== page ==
Nottinghamshire County Council is set to seek approval to hold a four-week consultation regarding a proposal to discontinue the rollout of the Discretionary Travel Scheme for children travelling to preferred schools in Nottinghamshire.
The council’s policy committee (July 17) will recommend that parents, schools and other stakeholders are consulted on the travel scheme and made aware that it may be discontinued with effect from September 2014.
The scheme was introduced in September 2011 and in the last two years 863 students in Year 7 and 8 have taken up the scheme – this equates to just 5% of the secondary school population in any one year group.
Coun John Peck, committee chairman for children and young people, said: “We want to consult as widely as possible over the next few weeks before we make any decisions. We’re keen to hear from parents, carers, schools and any other stakeholders that may have an interest in this matter.
“We are looking at a number of options across the authority which could help the Council to save money.
“We feel that this scheme is not a fair and prudent way to spend what we see as a significant amount of money, particularly in times of austerity, when difficult budgetary decisions need to be made about protecting frontline services which affect the lives of those most in need.”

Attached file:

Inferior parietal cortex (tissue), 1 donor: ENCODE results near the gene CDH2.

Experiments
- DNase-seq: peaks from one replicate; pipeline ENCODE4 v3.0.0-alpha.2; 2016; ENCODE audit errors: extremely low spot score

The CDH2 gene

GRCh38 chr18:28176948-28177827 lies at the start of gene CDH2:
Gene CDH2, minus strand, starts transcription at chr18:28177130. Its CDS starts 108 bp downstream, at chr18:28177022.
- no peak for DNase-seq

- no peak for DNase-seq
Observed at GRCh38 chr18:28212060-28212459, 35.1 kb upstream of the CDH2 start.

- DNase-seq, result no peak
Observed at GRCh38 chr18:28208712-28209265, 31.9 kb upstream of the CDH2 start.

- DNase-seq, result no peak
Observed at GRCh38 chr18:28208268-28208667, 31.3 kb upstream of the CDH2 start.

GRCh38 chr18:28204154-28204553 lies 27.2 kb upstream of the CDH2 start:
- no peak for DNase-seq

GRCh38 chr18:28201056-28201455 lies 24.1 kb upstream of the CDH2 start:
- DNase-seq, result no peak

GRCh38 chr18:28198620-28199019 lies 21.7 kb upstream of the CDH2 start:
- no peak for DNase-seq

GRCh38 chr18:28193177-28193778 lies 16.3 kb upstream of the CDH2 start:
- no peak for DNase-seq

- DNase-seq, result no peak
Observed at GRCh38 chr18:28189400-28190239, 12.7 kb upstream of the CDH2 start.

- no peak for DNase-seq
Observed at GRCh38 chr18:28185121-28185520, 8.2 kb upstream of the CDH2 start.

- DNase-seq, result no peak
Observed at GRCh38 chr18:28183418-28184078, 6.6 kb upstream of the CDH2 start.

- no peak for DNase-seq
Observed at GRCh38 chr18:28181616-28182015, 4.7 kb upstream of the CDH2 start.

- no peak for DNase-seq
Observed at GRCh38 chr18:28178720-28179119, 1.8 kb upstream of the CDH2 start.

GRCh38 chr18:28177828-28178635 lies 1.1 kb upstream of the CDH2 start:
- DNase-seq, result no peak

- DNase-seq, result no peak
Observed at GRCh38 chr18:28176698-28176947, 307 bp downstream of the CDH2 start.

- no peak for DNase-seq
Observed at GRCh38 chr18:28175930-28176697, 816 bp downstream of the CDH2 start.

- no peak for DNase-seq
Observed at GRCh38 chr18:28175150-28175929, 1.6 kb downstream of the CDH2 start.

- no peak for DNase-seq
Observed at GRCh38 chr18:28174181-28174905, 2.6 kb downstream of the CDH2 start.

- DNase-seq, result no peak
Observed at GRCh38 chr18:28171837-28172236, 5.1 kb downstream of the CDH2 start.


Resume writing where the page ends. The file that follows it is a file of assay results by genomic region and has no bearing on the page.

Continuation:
Initial estimates suggest that discontinuing the scheme could save £1.7m by 2017/18.
Coun Peck commented: “Having this scheme in place has had no measurable impact on parents’ choice of school for their children. The scheme is exclusive and has been badly costed, and in the current economic climate it is financially unsustainable.”
Nottinghamshire is the only local authority in the country currently running a discretionary travel scheme like this – the other 150 authorities do not operate a similar scheme.
Pupils currently participating in the scheme will continue to do so until the end of their statutory education at 16.
Coun Peck added: “We want to give parents as much notice as possible so that they can make an informed decision about where to send their child on the basis of any available transport schemes.
“But we must stress that 95% of secondary school pupils in any one year group will not be affected by any proposed discontinuation.”
The proposed changes would not affect any statutory entitlement to free school transport and qualifying children aged 11 – 16 in low income families will continue to get free travel to one of the three nearest catchment or preferred schools between two and six miles from their home.
The county council’s Under 16 Home to School Transport Policy indicates, wherever possible, pupils with special educational needs and disabilities should be treated in the same way as those without, thus developing independent travel skills which would be assessed at each annual review.
Coun Peck concluded: “As we come to terms with a further 10% budget cuts from central government from 2015 we will be faced with many difficult budgetary decisions.
“On this policy issue, people will still have a choice of which schools to send their children.”
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